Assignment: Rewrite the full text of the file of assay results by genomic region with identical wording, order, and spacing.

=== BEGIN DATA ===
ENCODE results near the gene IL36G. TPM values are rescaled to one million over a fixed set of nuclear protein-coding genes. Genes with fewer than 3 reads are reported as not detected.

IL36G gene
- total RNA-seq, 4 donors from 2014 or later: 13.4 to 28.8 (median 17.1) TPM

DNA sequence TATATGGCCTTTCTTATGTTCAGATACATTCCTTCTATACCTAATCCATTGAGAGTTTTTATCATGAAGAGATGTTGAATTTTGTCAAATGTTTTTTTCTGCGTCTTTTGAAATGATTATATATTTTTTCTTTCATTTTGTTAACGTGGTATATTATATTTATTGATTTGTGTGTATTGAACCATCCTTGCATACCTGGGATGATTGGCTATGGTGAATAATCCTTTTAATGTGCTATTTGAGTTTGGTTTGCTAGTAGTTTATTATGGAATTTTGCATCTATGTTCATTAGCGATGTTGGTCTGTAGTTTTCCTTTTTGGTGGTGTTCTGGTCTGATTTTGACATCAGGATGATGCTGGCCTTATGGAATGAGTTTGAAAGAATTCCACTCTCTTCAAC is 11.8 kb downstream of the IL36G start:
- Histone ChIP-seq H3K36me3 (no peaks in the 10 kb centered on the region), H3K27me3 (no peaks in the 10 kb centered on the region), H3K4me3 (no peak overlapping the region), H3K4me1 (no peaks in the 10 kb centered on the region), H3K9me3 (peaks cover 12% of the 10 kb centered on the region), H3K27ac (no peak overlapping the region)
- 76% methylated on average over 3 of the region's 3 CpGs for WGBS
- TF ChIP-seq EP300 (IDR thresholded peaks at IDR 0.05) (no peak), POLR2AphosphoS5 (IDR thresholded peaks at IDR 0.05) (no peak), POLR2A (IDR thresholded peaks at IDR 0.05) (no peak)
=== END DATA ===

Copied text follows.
ENCODE results near the gene IL36G. TPM values are rescaled to one million over a fixed set of nuclear protein-coding genes. Genes with fewer than 3 reads are reported as not detected.

IL36G gene
- total RNA-seq, 4 donors from 2014 or later: 13.4 to 28.8 (median 17.1) TPM

DNA sequence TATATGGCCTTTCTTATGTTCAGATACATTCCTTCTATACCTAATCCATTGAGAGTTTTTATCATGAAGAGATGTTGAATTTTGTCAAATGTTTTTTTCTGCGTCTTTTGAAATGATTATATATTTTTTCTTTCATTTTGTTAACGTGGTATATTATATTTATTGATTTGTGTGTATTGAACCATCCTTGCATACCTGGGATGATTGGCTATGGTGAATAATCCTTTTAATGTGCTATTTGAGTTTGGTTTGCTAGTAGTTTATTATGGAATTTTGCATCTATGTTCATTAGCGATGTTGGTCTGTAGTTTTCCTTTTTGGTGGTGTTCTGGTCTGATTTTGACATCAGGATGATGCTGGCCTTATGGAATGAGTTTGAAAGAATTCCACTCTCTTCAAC is 11.8 kb downstream of the IL36G start:
- Histone ChIP-seq H3K36me3 (no peaks in the 10 kb centered on the region), H3K27me3 (no peaks in the 10 kb centered on the region), H3K4me3 (no peak overlapping the region), H3K4me1 (no peaks in the 10 kb centered on the region), H3K9me3 (peaks cover 12% of the 10 kb centered on the region), H3K27ac (no peak overlapping the region)
- 76% methylated on average over 3 of the region's 3 CpGs for WGBS
- TF ChIP-seq EP300 (IDR thresholded peaks at IDR 0.05) (no peak), POLR2AphosphoS5 (IDR thresholded peaks at IDR 0.05) (no peak), POLR2A (IDR thresholded peaks at IDR 0.05) (no peak)